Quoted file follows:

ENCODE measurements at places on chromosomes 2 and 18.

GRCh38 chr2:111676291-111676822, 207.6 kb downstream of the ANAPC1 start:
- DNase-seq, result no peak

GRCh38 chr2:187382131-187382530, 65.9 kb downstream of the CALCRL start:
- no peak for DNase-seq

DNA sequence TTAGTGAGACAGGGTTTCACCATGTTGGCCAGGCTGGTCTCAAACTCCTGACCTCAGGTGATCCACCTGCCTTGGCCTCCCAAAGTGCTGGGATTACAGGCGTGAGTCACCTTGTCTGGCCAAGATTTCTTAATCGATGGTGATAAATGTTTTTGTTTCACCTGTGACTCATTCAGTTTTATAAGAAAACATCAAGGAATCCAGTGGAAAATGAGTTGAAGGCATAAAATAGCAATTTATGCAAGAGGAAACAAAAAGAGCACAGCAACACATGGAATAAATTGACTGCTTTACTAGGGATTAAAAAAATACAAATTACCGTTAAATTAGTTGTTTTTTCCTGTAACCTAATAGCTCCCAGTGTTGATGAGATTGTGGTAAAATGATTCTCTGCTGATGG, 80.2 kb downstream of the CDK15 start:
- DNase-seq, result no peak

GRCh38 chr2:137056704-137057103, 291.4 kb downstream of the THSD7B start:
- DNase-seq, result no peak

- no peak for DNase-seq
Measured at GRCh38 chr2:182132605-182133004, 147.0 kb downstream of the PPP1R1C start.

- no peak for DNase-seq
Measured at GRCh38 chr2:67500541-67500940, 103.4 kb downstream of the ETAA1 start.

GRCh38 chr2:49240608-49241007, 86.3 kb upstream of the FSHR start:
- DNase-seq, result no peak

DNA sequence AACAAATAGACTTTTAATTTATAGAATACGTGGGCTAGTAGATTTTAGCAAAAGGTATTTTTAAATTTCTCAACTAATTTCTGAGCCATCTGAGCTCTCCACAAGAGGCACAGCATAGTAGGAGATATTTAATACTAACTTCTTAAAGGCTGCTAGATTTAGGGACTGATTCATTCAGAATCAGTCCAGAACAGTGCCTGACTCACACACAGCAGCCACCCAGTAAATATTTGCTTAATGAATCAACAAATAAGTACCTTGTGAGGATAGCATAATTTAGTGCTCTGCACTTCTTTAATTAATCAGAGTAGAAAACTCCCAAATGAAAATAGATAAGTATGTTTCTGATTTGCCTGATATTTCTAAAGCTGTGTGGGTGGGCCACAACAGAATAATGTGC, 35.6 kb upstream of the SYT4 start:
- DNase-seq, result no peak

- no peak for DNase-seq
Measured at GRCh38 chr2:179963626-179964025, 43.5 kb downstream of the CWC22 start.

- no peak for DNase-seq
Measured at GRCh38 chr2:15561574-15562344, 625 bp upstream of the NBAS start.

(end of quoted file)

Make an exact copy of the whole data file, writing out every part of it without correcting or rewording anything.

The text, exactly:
ENCODE measurements at places on chromosomes 2 and 18.

GRCh38 chr2:111676291-111676822, 207.6 kb downstream of the ANAPC1 start:
- DNase-seq, result no peak

GRCh38 chr2:187382131-187382530, 65.9 kb downstream of the CALCRL start:
- no peak for DNase-seq

DNA sequence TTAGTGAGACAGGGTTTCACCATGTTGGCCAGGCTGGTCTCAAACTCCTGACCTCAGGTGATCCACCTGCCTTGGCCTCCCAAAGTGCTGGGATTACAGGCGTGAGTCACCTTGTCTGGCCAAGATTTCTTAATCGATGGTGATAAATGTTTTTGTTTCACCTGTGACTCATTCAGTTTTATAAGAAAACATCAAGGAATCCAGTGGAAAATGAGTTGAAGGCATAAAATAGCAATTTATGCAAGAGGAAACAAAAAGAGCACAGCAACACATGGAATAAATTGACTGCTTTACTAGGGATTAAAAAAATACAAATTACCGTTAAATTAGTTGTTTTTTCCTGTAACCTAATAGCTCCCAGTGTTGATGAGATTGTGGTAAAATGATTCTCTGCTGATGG, 80.2 kb downstream of the CDK15 start:
- DNase-seq, result no peak

GRCh38 chr2:137056704-137057103, 291.4 kb downstream of the THSD7B start:
- DNase-seq, result no peak

- no peak for DNase-seq
Measured at GRCh38 chr2:182132605-182133004, 147.0 kb downstream of the PPP1R1C start.

- no peak for DNase-seq
Measured at GRCh38 chr2:67500541-67500940, 103.4 kb downstream of the ETAA1 start.

GRCh38 chr2:49240608-49241007, 86.3 kb upstream of the FSHR start:
- DNase-seq, result no peak

DNA sequence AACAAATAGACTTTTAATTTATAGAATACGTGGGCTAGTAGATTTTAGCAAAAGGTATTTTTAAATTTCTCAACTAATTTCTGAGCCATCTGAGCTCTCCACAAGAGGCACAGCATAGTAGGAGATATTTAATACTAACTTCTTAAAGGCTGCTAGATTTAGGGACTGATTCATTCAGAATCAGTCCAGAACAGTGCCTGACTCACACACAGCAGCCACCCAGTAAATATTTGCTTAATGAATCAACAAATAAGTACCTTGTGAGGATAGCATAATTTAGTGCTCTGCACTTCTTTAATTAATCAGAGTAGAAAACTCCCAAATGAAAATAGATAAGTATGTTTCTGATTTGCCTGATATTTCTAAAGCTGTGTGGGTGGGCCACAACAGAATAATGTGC, 35.6 kb upstream of the SYT4 start:
- DNase-seq, result no peak

- no peak for DNase-seq
Measured at GRCh38 chr2:179963626-179964025, 43.5 kb downstream of the CWC22 start.

- no peak for DNase-seq
Measured at GRCh38 chr2:15561574-15562344, 625 bp upstream of the NBAS start.